As a toddler, I had night terrors, the peculiar feeling of being cognizant of forces at play which can be felt in sleep. Terrorized to the point of screaming. They faded as I grew. Now, I suffer PTSD, as a result of having lived a dark dream. To confront the places of terror, and rewrite my own endings, was my weapon of choice. Many years ago, I revisited places of trauma. Instead of being left bloodied, broken and half-dead, my husband could recite a poem, I could leave flowers, and I could walk away. Not a speck of blood upon me. It rewrote the script, and I felt stronger. Over many years, I began to heal. It is a process, a series of steps. Walking to the letterbox whilst an unfamiliar car with a driver was parked outside was a moment of triumph. Listening to a song which once hooked me into the past was cause for rejoicing. Climbing a staircase, picking up my phone… Learning to be a functioning human.


The past few weeks have been tough. I have retreated somewhat, which fills me with pain, though not surprise. I have had a book published which details my dark dream. The media have interviewed me for hours on end, dredging up every painful moment, then leaving me to deal with the fallout. I was on a train with my daughter, travelling into the city for a day out. As we approached the station in the suburb where one of my villain’s lives, I could suddenly see his face. I could smell him. I recalled his deep guttural voice and the hollow eyes which contained no depth. He was there in that carriage. The other day, it was the anniversary of my fall. The day that changed everything. The reason I have had to pay a few home deposits to surgeons, the reason my kidneys are damaged and I self-catheterize. The reason I had to have a caesarean and was in unbelievable pain in pregnancy. The reason my daughter has to adapt to having a mother who needs to lie down mid-way through the day and can’t do all the physical activities other mums do with their kids. The reason I cry in the shower each morning from pain, so my daughter can’t hear.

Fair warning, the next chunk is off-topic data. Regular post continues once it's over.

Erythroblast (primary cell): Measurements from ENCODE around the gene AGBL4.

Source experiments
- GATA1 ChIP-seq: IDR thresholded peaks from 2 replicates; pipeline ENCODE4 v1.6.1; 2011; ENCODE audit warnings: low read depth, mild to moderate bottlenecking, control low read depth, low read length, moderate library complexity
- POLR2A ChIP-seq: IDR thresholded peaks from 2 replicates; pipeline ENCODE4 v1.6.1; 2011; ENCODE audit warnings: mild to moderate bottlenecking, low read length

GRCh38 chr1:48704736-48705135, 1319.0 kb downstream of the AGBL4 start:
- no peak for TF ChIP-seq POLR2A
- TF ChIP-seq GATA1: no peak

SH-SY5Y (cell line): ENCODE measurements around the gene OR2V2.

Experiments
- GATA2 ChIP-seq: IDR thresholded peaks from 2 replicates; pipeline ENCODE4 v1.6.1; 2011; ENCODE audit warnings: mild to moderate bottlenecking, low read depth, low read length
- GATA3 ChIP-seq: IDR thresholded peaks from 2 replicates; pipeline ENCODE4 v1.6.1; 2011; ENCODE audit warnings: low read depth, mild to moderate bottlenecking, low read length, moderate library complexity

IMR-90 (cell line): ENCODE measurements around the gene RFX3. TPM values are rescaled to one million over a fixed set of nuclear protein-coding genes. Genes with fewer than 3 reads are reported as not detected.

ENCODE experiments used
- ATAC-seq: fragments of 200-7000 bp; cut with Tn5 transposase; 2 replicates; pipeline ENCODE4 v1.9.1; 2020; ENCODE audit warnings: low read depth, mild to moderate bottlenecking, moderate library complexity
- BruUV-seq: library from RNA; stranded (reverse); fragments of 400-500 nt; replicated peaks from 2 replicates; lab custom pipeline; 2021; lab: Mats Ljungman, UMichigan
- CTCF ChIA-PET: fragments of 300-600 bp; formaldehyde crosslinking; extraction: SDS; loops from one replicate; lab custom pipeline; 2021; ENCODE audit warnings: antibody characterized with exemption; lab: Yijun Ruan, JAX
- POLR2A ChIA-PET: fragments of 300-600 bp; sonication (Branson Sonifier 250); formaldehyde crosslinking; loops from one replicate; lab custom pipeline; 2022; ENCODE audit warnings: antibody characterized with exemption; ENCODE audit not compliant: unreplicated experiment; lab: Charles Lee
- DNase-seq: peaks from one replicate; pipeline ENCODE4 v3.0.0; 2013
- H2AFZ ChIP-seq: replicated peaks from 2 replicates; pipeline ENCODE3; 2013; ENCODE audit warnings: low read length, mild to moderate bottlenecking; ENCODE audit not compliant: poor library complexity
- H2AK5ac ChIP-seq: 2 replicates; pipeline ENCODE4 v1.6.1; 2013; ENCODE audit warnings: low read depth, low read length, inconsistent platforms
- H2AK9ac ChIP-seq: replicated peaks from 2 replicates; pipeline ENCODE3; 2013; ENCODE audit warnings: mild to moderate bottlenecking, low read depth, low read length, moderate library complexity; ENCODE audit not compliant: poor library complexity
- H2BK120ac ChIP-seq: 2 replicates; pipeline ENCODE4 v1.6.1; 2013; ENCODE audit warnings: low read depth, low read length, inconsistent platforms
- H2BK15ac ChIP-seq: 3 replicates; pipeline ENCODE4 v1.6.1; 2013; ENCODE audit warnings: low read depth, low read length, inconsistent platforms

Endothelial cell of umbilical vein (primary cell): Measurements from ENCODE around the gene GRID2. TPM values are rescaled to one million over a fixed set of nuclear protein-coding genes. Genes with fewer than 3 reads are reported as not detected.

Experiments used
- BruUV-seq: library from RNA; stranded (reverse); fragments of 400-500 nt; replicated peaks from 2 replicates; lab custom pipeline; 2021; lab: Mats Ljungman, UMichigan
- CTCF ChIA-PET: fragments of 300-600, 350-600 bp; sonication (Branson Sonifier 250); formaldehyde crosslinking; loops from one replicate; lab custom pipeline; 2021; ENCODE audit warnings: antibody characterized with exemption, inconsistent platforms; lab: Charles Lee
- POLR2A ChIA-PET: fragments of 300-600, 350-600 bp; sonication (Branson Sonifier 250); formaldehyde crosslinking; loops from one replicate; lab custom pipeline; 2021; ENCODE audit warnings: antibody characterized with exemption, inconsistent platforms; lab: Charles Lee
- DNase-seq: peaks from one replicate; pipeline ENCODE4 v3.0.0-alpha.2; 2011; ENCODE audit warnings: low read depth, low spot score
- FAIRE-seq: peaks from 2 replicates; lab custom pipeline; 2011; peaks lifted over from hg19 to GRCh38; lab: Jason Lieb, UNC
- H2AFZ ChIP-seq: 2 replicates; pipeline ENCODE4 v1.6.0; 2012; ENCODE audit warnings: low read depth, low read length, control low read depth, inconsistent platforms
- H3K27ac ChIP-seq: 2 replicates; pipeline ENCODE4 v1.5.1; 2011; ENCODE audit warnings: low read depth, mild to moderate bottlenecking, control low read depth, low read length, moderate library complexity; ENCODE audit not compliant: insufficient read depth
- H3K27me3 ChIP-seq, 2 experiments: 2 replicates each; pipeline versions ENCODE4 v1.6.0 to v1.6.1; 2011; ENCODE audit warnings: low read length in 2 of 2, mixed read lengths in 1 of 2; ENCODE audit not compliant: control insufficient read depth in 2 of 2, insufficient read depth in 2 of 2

A friend met me at my gym and we worked out together. We screwed up at our noses as a smelly, muscle man lifted weights, then had lunch together. I was so grateful she was there with me, my friend. I took my daughter to her singing lesson, and delighted in hearing her practice her scales. I chatted to the teacher’s grandmother, and revelled in discussing the frivolous subject of candles. I had dinner at the shopping centre with my child and husband and did the groceries. Songs from the past came over the speaker, and I was furious. Why tonight? Why are they playing songs he collected and strung together in a cloying, threatening mix-tape? I got home and burst into tears. The distraction of the day was over. I was here with my soul and my body’s cellular memories. Grateful and sorrowful at the same time. How could I not be thankful? Somebody wanted to kill me and yet I am still here. I have married, and had a spectacular child. I have a multitude of friends who love me deeply and I them. I laugh often and much and am resilient. Nothing much shakes me, certainly not the little hiccups in life. Thankyou! Thankyou! Thankyou!


Sorrow… Hmm, I have that too. As a mother, I grieve for that child, put in an impossible situation and left to fend for herself. She did the best she could. She screams within my heart that somebody hurt her, and it’s not fair. No, it’s not fair my darling. I will spend the rest of my life loving you, and protecting you as best I can. Memories get stirred up, songs are played. Something on the news reminds me of yesterday. I try to take each moment as it comes. Right now, my husband and daughter are playing with our baby guinea pigs, and I am in the office, listening to the sweet trill of my budgerigar, Cuddles, who has decided to join me. This moment is all that matters right now.


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